IN THE SUPREME COURT OF GRENADA
AND THE WEST INDIES ASSOCIATED STATES
HIGH COURT OF JUSTICE
SUIT NO. GDAHMT2014/0088
YOLANDE NOEL NÉE PRINCE
KENRICK BENEDICT NOEL
Ms. Hazel Hopkin with Ms. Alicia Lawrence for the Petitioner
Ms. Deborah St. Bernard for the Respondent
2021: March 22;
ACTIE, J.: This is an application for ancillary relief filed by the petitioner (Ms. Prince) against the respondent (Mr. Noel) seeking property adjustment orders for a motor vehicle and property together with dwelling house thereon situate at Hope City in the parish of Saint Andrew in the State of Grenada. The application filed on 5th February 2016 seeks the following:
A property adjustment order for all that the matrimonial property with dwelling house thereon situate at Hope City in the parish of Saint Andrew and State of Grenada being part of the larger development scheme containing by admeasurement 13,110 square feet English Statute Measure and registered in the Deeds and Land Registry of Grenada in liber 28-2001 at page 70;
In the alternative an order that the property be sold, the mortgage paid off in full and the remainder be divided between Ms. Prince and Mr. Noel equally as the court deems fit;
A property adjustment order for the Honda CRV motor vehicle registration no. P618;
In the alternative an order that the said motor vehicle be sold and be divided equally between Ms. Prince and Mr. Noel as the court deems fit;
Any other order that the court is minded to make pursuant to the application filed herein;
Liberty to apply.
On 30th November 2020 Ms. Prince filed a witness statement in support of her application for ancillary relief and states:
She is Store Clerk from Hope in the parish of Saint Andrew and says she first met Mr. Noel when she was about 31 years of years of age.
The parties share no children together, however the petitioner had four children prior to the marriage, all of whom are currently adults.
During the early years of their relationship, the parties lived at Ms. Prince mother’s home at Dunfermline in the parish of Saint Andrew. During the currency of their cohabitation, she states that Mr. Noel made no financial contribution to the household.
In the year 2001 Mr. Noel purchased land at Hope City, Saint Andrew for the purpose of constructing the matrimonial home thereon, as they intended to get married. She exhibits a copy of the Deed and states that her name does not appear on the title deed, since at the time when the property was purchased, Mr. Noel persuaded her that it would be easier for him to obtain a mortgage given her meagre salary and as she had four children.
Mr. Noel began construction of the matrimonial home sometime in 2003 and the parties were married on 13th December 2003.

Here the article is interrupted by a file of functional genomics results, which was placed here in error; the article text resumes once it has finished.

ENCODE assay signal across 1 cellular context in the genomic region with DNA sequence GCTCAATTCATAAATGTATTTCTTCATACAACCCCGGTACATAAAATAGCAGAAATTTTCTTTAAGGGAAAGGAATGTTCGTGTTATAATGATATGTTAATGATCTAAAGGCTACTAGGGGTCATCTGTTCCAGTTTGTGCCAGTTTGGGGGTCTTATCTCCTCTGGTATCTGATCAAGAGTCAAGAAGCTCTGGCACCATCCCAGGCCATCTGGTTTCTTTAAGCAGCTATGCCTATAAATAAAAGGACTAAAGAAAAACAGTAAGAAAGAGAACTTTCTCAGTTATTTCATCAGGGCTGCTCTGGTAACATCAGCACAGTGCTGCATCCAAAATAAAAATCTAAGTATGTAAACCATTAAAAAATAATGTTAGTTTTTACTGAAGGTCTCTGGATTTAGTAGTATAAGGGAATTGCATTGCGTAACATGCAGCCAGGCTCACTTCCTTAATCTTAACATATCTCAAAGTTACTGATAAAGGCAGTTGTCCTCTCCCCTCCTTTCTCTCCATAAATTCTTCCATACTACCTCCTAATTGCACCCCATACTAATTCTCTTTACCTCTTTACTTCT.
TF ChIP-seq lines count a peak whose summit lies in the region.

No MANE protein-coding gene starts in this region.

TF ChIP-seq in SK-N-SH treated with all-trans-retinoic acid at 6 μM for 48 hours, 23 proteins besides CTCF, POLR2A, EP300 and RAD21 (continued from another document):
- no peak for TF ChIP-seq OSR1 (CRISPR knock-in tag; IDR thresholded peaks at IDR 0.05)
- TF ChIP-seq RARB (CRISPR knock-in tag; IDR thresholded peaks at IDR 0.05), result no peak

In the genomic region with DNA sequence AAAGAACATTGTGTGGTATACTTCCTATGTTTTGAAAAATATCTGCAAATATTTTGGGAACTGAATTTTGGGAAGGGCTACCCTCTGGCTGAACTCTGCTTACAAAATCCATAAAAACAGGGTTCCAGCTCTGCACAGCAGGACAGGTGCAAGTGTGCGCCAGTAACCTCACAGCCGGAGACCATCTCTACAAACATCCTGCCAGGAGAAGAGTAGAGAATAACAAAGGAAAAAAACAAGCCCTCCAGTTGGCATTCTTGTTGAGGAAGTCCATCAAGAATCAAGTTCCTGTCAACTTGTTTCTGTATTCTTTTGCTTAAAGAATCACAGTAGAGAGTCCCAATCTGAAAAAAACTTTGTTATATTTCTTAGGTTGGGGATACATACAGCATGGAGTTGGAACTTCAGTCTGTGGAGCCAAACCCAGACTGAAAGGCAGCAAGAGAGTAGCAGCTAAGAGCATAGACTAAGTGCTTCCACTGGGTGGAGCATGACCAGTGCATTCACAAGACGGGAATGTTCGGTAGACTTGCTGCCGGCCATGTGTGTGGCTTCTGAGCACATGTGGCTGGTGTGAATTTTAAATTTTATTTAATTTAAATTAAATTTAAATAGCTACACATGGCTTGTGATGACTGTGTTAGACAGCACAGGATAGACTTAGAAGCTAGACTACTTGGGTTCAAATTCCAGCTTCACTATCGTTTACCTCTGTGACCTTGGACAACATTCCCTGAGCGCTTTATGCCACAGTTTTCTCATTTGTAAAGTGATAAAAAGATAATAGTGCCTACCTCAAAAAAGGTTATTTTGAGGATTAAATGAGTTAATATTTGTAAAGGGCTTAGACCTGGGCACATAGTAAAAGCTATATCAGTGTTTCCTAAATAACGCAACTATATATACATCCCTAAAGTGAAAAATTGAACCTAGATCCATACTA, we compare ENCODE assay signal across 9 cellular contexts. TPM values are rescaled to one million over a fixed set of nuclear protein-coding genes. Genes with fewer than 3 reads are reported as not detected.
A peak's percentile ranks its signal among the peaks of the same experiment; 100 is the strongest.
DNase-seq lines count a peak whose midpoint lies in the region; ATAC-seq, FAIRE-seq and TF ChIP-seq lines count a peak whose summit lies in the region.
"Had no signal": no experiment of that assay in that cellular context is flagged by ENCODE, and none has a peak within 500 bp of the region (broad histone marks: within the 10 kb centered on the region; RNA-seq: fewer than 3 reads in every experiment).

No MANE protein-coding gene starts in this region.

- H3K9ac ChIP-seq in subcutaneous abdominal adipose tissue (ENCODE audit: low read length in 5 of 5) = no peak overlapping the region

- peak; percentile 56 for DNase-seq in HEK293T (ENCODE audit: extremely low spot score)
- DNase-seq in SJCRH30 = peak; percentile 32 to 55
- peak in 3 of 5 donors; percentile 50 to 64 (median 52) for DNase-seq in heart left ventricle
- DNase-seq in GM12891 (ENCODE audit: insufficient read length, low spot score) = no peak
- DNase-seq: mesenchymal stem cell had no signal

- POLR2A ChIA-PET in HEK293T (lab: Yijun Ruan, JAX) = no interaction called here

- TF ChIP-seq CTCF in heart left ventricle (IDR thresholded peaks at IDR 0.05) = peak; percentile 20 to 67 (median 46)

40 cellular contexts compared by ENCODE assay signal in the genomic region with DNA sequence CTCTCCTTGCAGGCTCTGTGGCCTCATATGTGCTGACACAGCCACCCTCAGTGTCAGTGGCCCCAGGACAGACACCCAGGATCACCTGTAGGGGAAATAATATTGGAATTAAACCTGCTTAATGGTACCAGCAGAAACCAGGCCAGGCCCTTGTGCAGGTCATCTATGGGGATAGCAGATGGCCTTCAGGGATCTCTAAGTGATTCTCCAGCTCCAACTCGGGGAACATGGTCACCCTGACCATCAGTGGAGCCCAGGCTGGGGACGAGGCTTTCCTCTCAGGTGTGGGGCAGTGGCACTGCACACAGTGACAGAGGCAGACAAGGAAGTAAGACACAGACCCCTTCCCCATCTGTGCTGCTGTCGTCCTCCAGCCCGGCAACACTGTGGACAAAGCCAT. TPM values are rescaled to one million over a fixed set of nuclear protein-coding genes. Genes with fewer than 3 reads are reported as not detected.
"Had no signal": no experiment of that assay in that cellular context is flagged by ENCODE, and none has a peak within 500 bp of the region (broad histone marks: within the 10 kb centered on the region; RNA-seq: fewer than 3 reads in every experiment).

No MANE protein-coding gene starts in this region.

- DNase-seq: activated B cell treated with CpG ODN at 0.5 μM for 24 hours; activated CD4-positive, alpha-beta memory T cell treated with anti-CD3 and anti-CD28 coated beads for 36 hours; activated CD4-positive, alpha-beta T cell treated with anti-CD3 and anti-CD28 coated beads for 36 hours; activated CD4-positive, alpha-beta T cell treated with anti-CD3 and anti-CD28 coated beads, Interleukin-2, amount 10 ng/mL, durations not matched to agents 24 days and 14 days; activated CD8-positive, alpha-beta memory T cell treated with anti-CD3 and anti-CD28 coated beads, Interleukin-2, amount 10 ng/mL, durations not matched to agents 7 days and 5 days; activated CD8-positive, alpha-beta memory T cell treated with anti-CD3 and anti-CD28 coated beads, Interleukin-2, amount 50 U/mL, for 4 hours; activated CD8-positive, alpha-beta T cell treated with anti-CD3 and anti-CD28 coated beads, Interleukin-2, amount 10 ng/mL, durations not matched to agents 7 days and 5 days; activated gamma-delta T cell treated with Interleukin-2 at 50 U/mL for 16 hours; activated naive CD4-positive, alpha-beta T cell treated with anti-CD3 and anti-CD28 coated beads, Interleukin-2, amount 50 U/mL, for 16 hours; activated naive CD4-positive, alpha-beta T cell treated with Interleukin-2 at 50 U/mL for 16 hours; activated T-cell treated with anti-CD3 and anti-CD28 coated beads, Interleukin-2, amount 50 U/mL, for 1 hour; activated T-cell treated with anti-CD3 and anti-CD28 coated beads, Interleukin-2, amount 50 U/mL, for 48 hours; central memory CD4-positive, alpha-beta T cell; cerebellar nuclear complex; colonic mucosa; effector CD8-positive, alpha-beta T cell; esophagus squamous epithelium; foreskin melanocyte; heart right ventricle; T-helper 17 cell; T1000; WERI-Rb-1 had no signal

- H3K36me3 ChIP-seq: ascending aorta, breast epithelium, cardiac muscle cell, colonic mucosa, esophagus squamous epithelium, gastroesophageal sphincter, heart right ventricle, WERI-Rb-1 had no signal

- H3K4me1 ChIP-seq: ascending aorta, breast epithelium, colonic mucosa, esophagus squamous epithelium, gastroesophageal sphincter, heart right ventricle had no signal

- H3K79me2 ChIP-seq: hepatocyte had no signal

She has been employed as a Clerk at Smith’s Furniture shop situate at Victoria Street, Grenville, Saint Andrew since 1993 and earns a monthly income of $500.00. However, under cross-examination the Petitioner stated that her monthly salary was increased to $656.00 in December 2018. Further, under cross-examination, she says that in 2019 she left her job at Smith’s Furniture shop and became employed at Gittens Pharmacy, where she received a salary of $846.00 until her employment at Gittens was terminated. At the date of trial, the petitioner disclosed that she is presently unemployed.
In her witness statement, Ms. Prince disclosed that she receives remittances and food items from her sister in the United States and from her daughter, who assisted her in paying the bills at the matrimonial home in or around 2014. She states that without the assistance of her family it would have been most difficult for her to survive. In relation to Mr. Noel’s financial circumstances, the Ms. Prince avers that he is an Engineer and worked at LIME (Grenada) Ltd. formerly called “Cable & Wireless Co. Ltd.” however she avers that is no longer employed at the said company and she is uncertain as to his present employment status.
With respect to the mortgage on the property, Ms. Prince states that Mr. Noel informed her that he paid off the mortgage using some of the money he received in his redundancy package from his former employer in 2017. She was further advised by Mr. Noel that he secured another mortgage over the property. On 10th June 2014, she conducted a valuation of the property, which was valued by Mr. John Adams at $881,105.00.
In relation to the Honda CRV motor vehicle registration number P618, Ms. Prince states that the vehicle was purchased for her use. She states that since the vehicle was purchased, she has maintained and serviced it. She states that Mr. Noel took possession of the vehicle after his vehicle malfunctioned and has not returned the keys to the said vehicle.
Ms. Prince does not own any further assets, but believes that Mr. Noel has properties at Beausejour in Carriacou and Cabier in Saint Andrew.
Since around 2006/2007 she assumed sole responsibility for the payment of utility bills and the purchase of food in the household which total $1,277.74. Conversely, Mr. Noel was responsible for paying the mortgage. Mr. Noel ceased paying the utility bills after their fourth year of marriage.